Waxing the Cast Iron Top of a Table Saw - Woodworking Talk - Woodworkers Forum
 
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post #1 of 14 Old 03-26-2008, 12:09 PM Thread Starter
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Waxing the Cast Iron Top of a Table Saw

I just bought the Rigid 3660 a couple weeks ago I have heard that I should wax the top of the saw but haven’t done it yet. I was wondering, is this so that the material and fence slide better? Or is it to protect the top of the saw. The reason I ask is because I was doing a “glue up” using the saw table as a work area and had bunch of sheets of paper under the wood I was gluing. Some of the clue soaked through the paper and left little rust spots on the table. I used some steel wool to remove the rust but there is still some discoloration. Would the wax have protected from this? Also, is there any kind of sealant that people put on their saw tops?

Thanks,

David
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post #2 of 14 Old 03-26-2008, 12:51 PM
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I've being using this from Boeshield on my bandsaw with good results...
http://www.rockler.com/product.cfm?Offerings_ID=2380

Haven't applied it to my 3660 yet, but, plan to do so soon.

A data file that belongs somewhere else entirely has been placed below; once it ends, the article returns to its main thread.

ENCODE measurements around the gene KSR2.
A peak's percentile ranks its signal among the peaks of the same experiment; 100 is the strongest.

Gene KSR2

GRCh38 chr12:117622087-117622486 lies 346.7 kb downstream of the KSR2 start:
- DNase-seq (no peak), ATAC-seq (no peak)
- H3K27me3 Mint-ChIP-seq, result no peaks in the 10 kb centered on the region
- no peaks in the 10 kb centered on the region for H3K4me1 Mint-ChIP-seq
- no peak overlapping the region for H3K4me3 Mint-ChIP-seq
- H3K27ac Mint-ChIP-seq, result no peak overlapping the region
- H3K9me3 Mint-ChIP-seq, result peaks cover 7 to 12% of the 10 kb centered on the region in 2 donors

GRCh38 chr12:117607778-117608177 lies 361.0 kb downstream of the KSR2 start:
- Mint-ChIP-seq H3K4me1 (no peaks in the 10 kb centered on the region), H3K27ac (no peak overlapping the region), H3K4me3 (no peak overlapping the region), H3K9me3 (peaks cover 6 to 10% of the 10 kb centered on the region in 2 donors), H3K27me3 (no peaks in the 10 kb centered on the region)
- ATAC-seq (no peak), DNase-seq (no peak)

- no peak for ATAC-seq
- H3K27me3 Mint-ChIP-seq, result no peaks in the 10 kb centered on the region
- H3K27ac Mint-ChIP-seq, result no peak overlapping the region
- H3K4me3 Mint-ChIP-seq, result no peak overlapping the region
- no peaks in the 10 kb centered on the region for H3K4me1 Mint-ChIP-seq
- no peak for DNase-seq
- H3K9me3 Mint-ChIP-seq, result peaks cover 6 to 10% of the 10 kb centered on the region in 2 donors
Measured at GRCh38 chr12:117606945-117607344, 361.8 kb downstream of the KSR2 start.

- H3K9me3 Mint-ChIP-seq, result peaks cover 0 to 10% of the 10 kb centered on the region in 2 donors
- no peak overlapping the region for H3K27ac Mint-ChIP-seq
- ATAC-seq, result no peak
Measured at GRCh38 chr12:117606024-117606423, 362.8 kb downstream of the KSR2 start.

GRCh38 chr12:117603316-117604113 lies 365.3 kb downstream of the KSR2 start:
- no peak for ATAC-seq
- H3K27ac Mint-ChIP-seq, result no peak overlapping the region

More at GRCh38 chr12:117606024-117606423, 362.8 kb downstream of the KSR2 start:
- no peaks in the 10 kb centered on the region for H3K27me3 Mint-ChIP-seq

I've also heard good things from similar 'Tool Saver' brand products.

Ron
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post #3 of 14 Old 03-26-2008, 02:45 PM
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A non silicone based paste wax, such as Johnson's Paste Wax, does double duty. It does an excellent job of making your saws table top very slick so that your wood just glides over the top. Depending on your climate it can also be used as a rust preventer but there are other products that do a much better job at this than paste wax does. As was previously mentions Boeshield is one of those products as is Bostich TopCote.

My preference is to use a coat of TopCote as a base followed by 2 or 3 coats of Johnson's Paste Wax over the TopCote. This combination has worked well for me and kept all of my iron rust free for years.

Dave

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The closer it gets to the end, the faster it goes.
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post #4 of 14 Old 03-31-2008, 02:00 PM Thread Starter
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Is there anything I can do to remove the little bit of rust and discoloration from the top of the table before I apply the Boneshield or TopCote?
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post #5 of 14 Old 03-31-2008, 02:59 PM